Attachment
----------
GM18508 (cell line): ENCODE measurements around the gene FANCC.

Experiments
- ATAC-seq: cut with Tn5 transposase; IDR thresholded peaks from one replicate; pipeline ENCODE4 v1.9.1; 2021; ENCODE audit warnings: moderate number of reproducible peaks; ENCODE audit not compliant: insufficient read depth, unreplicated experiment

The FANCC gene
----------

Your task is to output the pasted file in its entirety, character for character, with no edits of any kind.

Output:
GM18508 (cell line): ENCODE measurements around the gene FANCC.

Experiments
- ATAC-seq: cut with Tn5 transposase; IDR thresholded peaks from one replicate; pipeline ENCODE4 v1.9.1; 2021; ENCODE audit warnings: moderate number of reproducible peaks; ENCODE audit not compliant: insufficient read depth, unreplicated experiment

The FANCC gene